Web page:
How to Solo Like Angus Young, Jimmy Page and Tony Iommi
GW's Andy Aledort shows you how to solo like Tony Iommi, Angus Young and Jimmy Page.
Regarded by many as the three most vital purveyors of pure hard rock/heavy metal sonic evil, AC/DC’s Angus Young, Led Zeppelin’s Jimmy Page and Black Sabbath’s Tony Iommi have each forged a distinct, instantly recognizable guitar style and sound.
After decades of dedicated service, all three players continue to influence countless up-and-coming metalheads the world over, and an in-depth study of each guitarist’s distinct musical personality is mandatory for any aspiring hard rock player.
Young, Page and Iommi share a few similarities in their respective crafts.
All three have relied on Gibson solidbody/dual-humbucker-style guitars for the majority of their careers, inspiring signature models of their respective axes: Angus Young has favored Gibson SG-type guitars and has his own Gibson signature model; Jimmy Page is most closely associated with the 1959 sunburst Les Paul, replicated in limited quantity by Gibson (with a retail price of more than $20,000); and Tony Iommi’s long association with the ’61 SG led to the creation of the similarly designed Gibson Tony Iommi model (as well as the custom-made SG-type Patrick Eggle and JayDee models that Iommi also uses). When soloing, all three guitarists most often use the bridge pickup.
Armed with their respective axes, the three defined the sound of metal in the late Sixties and early Seventies by relying on specific amplification: Jimmy Page favors Marshall SLP-1959 100-watt amps modified with KT-88 tubes, while also employing Voxes, Hiwatts, Fender Super Reverbs and Orange amps.
Angus Young has generally used Marshall 100-watt “Plexi” models along with JTM-45 “Plexis.” Iommi is also known for his use of Marshall and Orange gear and has long been a fan of Laney amplification; he even has his own Laney 100-watt signature amplifier.
Another commonality among the three guitar gods is their choice of scale for soloing. In the spirit of their American blues guitar heroes, all three rely most heavily on the minor pentatonic scale. FIGURE 1a shows the A minor pentatonic scale (A C D E G) played in fifth position; FIGURE 1b shows the same scale as played in an extended pattern that traverses the neck from the third fret to the 12th. The root notes are circled in each figure; once you have become familiar with these fingering patterns, be sure to move them to all other keys.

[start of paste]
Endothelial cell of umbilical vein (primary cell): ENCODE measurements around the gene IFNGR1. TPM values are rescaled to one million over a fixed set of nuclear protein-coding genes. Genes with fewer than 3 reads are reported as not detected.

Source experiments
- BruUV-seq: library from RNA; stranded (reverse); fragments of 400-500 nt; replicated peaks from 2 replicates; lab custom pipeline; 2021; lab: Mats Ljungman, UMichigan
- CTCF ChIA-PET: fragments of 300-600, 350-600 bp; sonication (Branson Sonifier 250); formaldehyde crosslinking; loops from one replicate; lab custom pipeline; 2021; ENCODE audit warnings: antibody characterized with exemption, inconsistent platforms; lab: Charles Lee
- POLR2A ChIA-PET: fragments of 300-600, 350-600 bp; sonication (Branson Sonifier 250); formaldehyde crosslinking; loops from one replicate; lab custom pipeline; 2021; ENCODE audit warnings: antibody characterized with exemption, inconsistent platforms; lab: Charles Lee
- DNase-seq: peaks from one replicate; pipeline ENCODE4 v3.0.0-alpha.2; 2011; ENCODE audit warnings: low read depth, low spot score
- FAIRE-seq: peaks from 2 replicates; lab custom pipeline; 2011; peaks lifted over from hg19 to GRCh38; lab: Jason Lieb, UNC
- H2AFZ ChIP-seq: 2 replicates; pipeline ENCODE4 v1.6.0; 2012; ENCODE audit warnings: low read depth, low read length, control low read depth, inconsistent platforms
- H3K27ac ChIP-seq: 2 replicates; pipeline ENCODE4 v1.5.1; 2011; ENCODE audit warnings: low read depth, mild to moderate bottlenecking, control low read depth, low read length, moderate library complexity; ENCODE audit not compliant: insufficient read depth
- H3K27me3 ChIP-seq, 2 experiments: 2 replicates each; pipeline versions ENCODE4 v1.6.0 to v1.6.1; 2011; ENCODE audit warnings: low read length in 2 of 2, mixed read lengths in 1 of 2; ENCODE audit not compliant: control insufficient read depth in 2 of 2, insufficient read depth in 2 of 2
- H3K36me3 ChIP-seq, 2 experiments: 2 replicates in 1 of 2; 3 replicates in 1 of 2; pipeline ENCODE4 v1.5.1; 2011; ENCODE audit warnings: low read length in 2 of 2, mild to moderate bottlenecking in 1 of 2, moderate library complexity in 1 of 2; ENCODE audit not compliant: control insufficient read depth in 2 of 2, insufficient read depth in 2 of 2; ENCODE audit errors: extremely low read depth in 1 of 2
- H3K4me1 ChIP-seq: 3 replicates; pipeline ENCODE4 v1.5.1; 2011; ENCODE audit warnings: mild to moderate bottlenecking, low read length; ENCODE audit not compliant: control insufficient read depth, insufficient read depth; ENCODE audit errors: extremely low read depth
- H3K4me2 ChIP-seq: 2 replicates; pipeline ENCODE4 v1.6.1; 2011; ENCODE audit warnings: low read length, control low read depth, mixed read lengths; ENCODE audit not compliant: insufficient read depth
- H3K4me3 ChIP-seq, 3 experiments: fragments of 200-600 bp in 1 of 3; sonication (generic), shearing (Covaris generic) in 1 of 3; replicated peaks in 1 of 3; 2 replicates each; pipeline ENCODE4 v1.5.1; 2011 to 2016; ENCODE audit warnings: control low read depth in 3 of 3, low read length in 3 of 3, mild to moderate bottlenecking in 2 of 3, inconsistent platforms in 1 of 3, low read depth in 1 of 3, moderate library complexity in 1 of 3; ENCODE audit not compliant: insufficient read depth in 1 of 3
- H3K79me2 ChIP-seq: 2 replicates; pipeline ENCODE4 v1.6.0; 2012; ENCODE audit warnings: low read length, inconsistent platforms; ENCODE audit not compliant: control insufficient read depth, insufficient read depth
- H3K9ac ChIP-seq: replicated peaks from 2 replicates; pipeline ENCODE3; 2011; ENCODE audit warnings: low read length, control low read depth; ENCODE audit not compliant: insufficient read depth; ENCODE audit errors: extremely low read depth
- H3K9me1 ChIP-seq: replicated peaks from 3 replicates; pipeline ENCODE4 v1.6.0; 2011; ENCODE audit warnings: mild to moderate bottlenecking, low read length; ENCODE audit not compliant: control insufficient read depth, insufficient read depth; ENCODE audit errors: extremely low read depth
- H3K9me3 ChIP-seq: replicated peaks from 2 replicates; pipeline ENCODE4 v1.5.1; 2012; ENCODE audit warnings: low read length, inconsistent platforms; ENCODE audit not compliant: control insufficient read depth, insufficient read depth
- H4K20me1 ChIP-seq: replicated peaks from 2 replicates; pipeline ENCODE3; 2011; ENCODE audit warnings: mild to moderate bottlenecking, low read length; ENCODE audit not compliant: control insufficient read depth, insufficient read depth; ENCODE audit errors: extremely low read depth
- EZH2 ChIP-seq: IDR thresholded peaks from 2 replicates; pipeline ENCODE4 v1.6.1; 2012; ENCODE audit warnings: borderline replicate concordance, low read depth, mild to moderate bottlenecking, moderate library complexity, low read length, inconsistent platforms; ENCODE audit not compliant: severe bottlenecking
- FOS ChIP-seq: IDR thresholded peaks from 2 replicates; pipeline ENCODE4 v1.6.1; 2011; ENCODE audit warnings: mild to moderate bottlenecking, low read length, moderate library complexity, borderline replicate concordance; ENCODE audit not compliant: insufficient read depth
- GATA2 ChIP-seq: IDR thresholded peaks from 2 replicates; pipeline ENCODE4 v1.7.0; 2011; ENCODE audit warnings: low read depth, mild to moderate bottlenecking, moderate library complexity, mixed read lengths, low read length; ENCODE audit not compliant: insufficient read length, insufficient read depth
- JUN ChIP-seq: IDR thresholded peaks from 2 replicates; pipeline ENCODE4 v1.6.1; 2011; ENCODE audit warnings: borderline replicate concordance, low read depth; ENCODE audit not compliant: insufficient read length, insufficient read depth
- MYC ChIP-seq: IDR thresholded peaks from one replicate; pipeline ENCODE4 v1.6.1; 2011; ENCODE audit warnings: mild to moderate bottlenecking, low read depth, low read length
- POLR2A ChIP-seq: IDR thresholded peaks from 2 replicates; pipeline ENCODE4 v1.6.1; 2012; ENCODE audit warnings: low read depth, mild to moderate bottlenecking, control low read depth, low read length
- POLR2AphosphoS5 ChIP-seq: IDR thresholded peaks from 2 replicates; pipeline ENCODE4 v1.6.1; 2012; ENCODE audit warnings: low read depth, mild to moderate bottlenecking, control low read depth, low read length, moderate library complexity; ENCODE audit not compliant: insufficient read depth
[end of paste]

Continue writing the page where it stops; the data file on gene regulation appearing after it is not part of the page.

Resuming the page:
Let’s now look at these two patterns one octave and 12 frets higher: FIGURE 2a depicts A minor pentatonic played in 17th position while FIGURE 2b shows an extended pattern that spans the 15th–22nd frets, ending with a whole step bend from D to E. Young, Page and Iommi all cover the highest reaches of the neck in many of their solos, so be sure to practice the minor pentatonic scales in every key and all over the fretboard.
With his comedic school-boy outfit and hyperenergetic stage antics, Angus Young has been both celebrated and reviled for his over-the-top persona. But in truth, he is simply one of the greatest rock soloists ever. His intense, exciting playing style is equal parts adrenaline, blues rock fire, and precision, all of it spiked with a crash-and-burn attitude. In other words, it’s hard rock at its absolute best.
One of Young’s greatest solos is the one he recorded in the AC/DC classic, “You Shook Me All Night Long” (Back in Black). FIGURE 3 presents a solo played in this style: it’s played over a repeating I-IV-V-IV chord progression in the key of G—G-C-D-C—and is based primarily on the G minor pentatonic scale (G Bb C D F); bars 1–4 are played in third position, and then the next phrase shifts one octave higher to 15th position in bars 5–8.
The figure begins with a whole-step bend from C to D on the G string that is sustained and played with vibrato for three beats. Use your ring finger to fret the note and both your ring and middle fingers to push the string, with the middle finger one fret behind the ring finger. This two-finger bending technique is known as reinforced fingering and is used extensively by Young as well as Page and Iommi.
The first note in FIGURE 3 is a prime example of Young’s signature bend vibrato: upon bending the string with the ring and middle fingers (the index finger may also be used to help push the string for additional strength and support), the bend is then repeatedly released partially—somewhere between a quarter step and a half step—and restored to a whole step (“full”) in quick, even rhythm.